Readers of this column will be relieved to learn that I’ve snapped out of my morose, self-indulgent “I’ve got no projects queued up on the three cars in the garage and the driveway is blocked with snow, so I can’t swap the cars out for other cars, so I’ve got nothing to do this week but complain about how awful Facebook Marketplace is” mood. With three cars in the garage—the ’74 Lotus Europa Twin Cam Special, the recently curb-struck Z3, and the ’73 2002—there are always things to do.
So I sucked it up and did some of them.
I concentrated on Hampton, the 48,000-mile ’73 2002 that I hope to sell on Bring a Trailer at some point in the spring. The car is very original, but the factory two-barrel Solex and its big circular air-cleaner assembly having been replaced with a Weber 32/36 and its little attendant rectangular chrome K&N filter and housing. Last year I bought an original air-filter assembly, along with the housing-to-Weber adapter and the little fresh-air-flow selector box that attaches to the “snorkel” on the car’s nose, but found that the housing hit the underside of the hood.
This is a common problem, and there’s a long post here on bmw2002faq about how to deal with it (basically, you get rid of the adapter and instead cut the bottom of the housing to allow it to sit directly on the Weber). However, I found that by judiciously shaving down the top of the adapter and trimming the sheet metal on the underside of the housing so it sits as flat on the top of the adapter as possible, I was able to get enough clearance.
I’m a practical guy and like the way that the smaller K&N filter allows access to the body of the Weber—as well as other things near it like the fuel pump—but on a car like this, where the goal is to portray it as well as possible as the unrestored survivor that it is, the stock setup is appropriate. Plus the brackets for the original air cleaner housing were still in place, and they looked kind of silly reaching skyward but holding up nothing.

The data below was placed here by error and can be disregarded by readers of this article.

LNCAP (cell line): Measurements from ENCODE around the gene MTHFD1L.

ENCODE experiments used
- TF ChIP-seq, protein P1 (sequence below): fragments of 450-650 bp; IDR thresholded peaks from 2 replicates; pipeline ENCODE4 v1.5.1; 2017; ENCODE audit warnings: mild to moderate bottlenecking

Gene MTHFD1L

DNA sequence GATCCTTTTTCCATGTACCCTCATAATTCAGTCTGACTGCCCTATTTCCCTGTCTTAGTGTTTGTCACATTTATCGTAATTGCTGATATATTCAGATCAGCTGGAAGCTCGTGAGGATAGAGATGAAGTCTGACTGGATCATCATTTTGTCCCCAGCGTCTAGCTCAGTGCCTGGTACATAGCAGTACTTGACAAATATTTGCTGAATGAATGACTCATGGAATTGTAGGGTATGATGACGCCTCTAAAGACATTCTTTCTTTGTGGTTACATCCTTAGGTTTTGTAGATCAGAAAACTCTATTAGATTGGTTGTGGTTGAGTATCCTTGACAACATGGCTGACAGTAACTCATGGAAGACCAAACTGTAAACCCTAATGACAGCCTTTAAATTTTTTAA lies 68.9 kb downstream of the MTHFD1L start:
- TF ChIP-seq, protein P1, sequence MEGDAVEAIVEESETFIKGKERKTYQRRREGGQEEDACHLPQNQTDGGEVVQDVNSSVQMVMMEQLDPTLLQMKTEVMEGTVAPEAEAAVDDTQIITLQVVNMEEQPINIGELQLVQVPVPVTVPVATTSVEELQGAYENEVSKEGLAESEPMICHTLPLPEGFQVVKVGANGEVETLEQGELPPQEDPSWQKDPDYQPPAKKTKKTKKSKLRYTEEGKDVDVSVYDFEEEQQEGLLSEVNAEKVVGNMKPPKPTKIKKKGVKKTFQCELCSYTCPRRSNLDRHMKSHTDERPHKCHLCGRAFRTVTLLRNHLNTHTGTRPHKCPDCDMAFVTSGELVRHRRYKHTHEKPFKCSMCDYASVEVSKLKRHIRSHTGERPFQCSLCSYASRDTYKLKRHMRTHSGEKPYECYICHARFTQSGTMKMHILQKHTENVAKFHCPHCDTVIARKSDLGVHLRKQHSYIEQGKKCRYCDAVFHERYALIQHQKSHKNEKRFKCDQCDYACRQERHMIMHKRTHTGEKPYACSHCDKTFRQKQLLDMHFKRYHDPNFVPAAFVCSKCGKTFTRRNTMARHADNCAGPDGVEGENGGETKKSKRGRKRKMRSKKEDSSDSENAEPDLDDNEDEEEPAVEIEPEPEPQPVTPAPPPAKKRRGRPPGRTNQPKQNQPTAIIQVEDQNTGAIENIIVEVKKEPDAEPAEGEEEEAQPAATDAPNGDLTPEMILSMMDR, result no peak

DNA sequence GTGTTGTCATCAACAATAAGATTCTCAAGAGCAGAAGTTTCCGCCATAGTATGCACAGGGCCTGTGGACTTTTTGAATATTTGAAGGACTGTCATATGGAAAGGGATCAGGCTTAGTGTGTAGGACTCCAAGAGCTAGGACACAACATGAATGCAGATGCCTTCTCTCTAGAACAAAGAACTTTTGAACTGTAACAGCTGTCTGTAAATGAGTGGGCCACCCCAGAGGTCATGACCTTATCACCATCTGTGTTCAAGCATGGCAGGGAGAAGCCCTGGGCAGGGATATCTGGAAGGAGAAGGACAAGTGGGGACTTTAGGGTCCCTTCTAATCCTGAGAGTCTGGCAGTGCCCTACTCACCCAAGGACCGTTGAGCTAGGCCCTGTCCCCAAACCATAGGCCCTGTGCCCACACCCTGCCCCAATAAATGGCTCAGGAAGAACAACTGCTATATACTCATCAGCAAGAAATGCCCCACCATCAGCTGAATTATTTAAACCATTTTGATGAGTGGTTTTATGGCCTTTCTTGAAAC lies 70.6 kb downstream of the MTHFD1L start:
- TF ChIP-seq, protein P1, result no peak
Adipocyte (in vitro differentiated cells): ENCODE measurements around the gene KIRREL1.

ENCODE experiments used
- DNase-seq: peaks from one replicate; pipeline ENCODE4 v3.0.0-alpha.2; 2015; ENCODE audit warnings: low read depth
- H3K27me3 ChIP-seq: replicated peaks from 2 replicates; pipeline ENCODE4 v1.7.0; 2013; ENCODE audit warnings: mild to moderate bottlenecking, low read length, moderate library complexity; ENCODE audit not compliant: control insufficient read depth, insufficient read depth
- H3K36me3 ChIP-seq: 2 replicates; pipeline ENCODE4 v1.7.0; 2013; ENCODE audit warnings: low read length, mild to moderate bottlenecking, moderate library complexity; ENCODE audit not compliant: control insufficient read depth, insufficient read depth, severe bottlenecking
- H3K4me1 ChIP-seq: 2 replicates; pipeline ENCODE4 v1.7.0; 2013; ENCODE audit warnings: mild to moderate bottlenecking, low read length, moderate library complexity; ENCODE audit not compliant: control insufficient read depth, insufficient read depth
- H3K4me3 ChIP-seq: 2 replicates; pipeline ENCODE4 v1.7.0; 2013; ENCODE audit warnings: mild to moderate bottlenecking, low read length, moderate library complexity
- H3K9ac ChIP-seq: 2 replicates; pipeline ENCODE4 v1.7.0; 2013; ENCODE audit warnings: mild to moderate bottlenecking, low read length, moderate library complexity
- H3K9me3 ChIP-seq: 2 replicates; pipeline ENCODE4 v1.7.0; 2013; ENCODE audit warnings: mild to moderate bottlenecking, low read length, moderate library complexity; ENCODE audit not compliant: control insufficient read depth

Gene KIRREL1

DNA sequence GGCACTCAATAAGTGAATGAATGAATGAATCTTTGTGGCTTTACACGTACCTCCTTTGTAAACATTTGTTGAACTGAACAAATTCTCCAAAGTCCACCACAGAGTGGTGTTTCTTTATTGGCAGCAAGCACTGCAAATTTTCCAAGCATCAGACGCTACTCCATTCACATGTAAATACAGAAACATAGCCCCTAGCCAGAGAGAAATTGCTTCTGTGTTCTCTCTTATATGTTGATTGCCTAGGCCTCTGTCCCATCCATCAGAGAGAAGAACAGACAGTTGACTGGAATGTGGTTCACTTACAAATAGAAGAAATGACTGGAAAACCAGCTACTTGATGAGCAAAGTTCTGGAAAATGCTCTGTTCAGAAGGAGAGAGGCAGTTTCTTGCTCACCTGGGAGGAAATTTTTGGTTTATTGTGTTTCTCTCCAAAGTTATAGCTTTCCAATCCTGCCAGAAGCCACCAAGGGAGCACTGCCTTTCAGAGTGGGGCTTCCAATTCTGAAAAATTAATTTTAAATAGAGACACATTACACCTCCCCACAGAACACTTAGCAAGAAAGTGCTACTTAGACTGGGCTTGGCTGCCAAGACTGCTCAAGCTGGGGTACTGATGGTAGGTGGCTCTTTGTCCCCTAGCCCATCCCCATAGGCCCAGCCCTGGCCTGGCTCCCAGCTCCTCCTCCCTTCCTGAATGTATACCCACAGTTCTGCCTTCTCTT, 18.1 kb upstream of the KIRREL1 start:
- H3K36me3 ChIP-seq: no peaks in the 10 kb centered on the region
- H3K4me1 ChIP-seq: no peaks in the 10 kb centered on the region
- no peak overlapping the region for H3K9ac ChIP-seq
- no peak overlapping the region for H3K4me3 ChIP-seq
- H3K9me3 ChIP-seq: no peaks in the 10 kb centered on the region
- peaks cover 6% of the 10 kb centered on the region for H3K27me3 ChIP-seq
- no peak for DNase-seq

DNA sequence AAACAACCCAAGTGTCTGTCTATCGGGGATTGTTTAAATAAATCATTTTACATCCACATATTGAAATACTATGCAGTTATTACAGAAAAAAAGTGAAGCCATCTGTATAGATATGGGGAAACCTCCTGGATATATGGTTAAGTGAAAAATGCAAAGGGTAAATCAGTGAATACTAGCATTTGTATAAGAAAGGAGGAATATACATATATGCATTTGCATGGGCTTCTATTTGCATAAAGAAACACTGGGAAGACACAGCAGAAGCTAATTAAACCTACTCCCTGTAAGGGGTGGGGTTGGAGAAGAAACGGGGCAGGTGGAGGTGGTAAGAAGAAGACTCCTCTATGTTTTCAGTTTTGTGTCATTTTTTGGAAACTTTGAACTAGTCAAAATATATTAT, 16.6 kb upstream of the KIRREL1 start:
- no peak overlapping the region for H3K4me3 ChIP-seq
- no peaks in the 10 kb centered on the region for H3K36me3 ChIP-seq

You can’t talk about original or survivor cars without broaching the subject of hose clamps, which has to be one of the stupidest openings to a sentence in all of written history. But it’s true.
I’ve never been a concours guy, and over the years I’ve been somewhat strident in pushing back against an equal amount of stridency with which folks—many of whom are close friends—police engine-compartment details, such as correct battery cables and zinc-plated washers. Spending a lot of money and effort to correct things that make no difference from a functional standpoint has never been high up on my to-do list.
Non-original hose clamps are one of those things that make purists do the point-and-scream thing that Donald Sutherland did at the end of the remake of Invasion Of The Body Snatchers. I believe that the coolant hoses and carbureted fuel lines on 2002s originally had worm-drive clamps with hex heads, and the high-pressure fuel lines on a tii originally had the slotted-screw-head-bolt-into-threaded-nut-style clamp, but certain people are sent off their meds when instead of either of these, they see generic, inexpensive hardware-store screwdriver-tightened worm-drive clamps in which slots are cut through the clamp (the original worm-drive clamps had raised ridges instead of slots).
The arguments against hardware-store hose clamps are that they’re not original; that over time the the rubber in the hose is extruded through slots in the body of the clamp, which can weaken the hose; that they’re not original; that they have a flat edge instead of a rounded edge, which can cut into the hose; that they’re not original; that when they get old and rust, the screwdriver slot can strip; and did I mention that they’re not original? (Sorry, but it’s this sort of repetition that I hear when people point out non-original hose clamps.)